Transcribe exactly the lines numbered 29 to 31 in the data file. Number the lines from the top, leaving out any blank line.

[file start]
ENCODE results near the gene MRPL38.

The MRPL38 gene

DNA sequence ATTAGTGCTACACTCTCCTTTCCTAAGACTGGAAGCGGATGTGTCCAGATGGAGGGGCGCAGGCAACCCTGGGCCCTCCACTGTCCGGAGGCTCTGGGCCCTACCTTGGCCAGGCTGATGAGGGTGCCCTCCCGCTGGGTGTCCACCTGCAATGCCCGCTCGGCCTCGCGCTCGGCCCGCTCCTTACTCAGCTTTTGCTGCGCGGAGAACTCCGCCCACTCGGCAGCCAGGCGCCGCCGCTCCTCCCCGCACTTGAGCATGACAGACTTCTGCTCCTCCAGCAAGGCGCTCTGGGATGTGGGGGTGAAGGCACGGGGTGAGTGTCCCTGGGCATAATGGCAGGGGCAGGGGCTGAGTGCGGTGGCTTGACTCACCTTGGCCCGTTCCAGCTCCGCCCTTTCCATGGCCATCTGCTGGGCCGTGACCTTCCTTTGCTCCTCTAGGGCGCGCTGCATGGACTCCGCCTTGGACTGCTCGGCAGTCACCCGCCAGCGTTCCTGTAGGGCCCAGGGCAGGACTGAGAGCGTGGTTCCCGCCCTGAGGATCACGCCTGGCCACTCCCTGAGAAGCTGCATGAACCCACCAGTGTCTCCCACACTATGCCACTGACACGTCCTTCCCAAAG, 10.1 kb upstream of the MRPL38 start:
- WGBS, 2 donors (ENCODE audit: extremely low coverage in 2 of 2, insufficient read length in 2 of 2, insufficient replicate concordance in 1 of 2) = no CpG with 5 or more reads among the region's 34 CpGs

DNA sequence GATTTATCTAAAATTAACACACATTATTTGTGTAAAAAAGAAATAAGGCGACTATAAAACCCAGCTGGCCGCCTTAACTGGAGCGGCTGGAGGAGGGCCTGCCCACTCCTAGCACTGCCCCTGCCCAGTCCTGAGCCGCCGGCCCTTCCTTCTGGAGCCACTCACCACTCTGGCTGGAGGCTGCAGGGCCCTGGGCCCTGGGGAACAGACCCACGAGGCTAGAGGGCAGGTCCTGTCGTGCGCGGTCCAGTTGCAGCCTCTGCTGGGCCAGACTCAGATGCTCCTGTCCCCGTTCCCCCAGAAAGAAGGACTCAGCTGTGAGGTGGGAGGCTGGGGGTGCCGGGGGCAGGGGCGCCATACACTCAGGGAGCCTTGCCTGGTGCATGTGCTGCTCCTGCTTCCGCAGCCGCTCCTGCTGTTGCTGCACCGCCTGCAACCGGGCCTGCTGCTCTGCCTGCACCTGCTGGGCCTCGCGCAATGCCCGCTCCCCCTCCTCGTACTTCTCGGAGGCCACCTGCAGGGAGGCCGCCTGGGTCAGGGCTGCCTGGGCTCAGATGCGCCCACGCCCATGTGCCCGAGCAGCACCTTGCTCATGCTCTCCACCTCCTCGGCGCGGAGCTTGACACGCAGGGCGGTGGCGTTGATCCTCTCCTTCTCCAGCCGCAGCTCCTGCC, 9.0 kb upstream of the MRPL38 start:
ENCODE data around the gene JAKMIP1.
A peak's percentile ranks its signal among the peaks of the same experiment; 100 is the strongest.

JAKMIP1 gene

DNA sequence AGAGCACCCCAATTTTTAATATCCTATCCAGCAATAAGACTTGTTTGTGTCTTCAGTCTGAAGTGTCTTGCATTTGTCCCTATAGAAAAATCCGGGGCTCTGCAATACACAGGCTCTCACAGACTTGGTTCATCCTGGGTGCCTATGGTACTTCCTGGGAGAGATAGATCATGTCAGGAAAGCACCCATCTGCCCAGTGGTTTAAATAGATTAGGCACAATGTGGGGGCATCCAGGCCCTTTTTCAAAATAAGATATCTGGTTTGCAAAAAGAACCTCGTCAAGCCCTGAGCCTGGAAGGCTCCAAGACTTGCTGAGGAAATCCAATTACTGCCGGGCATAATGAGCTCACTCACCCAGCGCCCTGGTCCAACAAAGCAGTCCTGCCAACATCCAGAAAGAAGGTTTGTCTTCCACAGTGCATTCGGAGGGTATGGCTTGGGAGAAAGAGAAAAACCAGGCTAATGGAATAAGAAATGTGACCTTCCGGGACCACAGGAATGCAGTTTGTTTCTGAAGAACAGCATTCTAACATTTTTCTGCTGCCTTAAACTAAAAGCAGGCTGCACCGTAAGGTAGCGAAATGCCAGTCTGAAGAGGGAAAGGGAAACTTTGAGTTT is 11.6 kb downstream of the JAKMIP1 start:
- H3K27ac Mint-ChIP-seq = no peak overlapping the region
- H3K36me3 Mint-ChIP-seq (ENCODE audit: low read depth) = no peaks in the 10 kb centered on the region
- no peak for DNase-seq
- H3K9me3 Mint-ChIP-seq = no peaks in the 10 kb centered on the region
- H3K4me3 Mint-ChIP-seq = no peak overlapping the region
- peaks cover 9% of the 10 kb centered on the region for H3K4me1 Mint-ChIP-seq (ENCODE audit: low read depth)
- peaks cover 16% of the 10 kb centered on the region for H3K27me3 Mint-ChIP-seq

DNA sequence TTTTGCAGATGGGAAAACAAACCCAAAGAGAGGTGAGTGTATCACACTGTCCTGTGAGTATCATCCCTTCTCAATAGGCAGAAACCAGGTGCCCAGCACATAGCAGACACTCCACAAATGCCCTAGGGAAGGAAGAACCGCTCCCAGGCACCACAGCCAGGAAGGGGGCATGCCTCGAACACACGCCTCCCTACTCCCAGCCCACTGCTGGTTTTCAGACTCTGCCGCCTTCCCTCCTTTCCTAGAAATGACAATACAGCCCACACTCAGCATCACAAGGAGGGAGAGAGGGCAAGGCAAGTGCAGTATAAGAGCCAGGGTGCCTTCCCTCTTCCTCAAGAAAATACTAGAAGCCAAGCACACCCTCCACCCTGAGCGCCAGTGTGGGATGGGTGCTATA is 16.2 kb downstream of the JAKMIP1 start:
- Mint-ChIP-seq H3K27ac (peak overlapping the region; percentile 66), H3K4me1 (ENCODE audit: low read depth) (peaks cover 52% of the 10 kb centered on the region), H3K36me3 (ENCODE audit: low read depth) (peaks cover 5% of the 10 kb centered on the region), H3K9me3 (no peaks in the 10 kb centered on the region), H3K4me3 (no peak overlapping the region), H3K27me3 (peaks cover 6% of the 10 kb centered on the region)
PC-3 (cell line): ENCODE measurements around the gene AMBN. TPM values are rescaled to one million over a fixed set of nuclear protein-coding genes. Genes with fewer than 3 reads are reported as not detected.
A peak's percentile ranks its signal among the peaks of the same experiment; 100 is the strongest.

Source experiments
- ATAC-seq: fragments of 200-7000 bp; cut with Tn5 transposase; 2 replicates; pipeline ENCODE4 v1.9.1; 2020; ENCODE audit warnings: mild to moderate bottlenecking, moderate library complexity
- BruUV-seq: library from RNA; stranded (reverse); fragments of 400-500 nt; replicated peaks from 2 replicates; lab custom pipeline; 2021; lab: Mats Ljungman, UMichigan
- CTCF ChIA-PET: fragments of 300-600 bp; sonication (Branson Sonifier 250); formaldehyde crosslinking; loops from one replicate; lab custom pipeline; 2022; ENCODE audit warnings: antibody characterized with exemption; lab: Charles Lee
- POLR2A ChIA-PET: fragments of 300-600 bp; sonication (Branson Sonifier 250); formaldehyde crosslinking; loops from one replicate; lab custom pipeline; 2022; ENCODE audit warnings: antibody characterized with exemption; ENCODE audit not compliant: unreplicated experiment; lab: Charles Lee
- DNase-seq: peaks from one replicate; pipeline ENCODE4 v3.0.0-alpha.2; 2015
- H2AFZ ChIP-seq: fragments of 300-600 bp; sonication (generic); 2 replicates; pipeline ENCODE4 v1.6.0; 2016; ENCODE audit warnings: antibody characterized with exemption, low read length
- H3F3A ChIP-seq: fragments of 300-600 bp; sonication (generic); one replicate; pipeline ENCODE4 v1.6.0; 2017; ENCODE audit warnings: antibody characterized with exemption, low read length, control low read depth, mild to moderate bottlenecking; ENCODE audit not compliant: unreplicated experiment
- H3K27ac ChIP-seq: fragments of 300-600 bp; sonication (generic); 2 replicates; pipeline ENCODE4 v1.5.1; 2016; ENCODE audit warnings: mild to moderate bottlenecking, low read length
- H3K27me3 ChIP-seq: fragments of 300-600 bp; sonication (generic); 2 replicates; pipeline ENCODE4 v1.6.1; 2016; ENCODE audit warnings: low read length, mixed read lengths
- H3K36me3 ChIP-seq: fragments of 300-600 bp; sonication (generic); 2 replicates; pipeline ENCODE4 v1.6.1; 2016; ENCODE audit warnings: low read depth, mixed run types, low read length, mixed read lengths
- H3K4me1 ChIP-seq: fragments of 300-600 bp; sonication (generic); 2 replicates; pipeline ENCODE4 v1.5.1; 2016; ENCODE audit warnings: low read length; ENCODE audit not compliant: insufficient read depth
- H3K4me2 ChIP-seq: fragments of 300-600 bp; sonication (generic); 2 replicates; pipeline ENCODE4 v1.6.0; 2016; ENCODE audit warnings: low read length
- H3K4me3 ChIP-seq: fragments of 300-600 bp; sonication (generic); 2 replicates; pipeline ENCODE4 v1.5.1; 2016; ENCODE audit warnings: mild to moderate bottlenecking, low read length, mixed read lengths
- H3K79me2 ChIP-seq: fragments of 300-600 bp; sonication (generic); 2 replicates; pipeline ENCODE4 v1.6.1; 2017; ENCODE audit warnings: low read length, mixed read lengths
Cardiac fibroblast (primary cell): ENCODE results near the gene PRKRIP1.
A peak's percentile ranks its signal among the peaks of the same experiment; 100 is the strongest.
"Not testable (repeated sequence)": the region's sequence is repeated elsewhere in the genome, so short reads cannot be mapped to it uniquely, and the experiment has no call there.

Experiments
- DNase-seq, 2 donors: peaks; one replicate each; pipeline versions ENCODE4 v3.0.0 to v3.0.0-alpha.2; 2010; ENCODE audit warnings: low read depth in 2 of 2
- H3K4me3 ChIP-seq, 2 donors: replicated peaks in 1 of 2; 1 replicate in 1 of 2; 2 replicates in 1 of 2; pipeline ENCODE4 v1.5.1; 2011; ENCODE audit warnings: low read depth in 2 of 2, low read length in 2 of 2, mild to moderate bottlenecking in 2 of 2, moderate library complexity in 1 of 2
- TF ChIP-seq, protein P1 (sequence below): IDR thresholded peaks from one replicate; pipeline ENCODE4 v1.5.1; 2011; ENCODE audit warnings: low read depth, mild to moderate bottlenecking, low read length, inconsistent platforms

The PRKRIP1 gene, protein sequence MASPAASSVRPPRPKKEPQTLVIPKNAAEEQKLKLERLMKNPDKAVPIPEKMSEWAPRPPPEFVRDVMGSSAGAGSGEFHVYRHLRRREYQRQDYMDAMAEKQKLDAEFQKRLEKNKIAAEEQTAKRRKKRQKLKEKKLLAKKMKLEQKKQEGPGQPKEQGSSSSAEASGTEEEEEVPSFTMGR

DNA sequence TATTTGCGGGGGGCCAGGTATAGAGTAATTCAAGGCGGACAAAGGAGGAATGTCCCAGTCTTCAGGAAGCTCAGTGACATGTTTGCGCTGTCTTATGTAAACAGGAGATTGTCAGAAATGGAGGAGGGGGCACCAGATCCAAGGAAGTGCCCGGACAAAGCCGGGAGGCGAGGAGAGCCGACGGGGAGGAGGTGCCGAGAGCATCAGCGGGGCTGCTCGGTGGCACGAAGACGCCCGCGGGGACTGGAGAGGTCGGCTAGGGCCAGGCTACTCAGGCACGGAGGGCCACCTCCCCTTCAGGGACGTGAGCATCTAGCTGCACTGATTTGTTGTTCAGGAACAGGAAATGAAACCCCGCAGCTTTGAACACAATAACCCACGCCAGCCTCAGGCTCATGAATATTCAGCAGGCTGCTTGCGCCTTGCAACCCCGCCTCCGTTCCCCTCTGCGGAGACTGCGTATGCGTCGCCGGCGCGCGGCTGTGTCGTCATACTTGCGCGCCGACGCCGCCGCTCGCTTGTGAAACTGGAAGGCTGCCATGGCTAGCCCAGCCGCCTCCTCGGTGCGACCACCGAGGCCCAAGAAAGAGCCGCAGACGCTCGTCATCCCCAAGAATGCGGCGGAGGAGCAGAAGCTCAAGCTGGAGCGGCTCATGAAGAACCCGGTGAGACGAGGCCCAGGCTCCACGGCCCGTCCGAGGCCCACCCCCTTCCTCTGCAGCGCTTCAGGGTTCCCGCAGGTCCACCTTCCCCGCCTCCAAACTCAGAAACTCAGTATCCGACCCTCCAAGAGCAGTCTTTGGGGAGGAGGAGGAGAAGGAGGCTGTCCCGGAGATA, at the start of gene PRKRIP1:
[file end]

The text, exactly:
- H3K27ac ChIP-seq: fragments of 300-600 bp; sonication (generic); 2 replicates; pipeline ENCODE4 v1.5.1; 2016; ENCODE audit warnings: mild to moderate bottlenecking, low read length
- H3K27me3 ChIP-seq: fragments of 300-600 bp; sonication (generic); 2 replicates; pipeline ENCODE4 v1.6.1; 2016; ENCODE audit warnings: low read length, mixed read lengths
- H3K36me3 ChIP-seq: fragments of 300-600 bp; sonication (generic); 2 replicates; pipeline ENCODE4 v1.6.1; 2016; ENCODE audit warnings: low read depth, mixed run types, low read length, mixed read lengths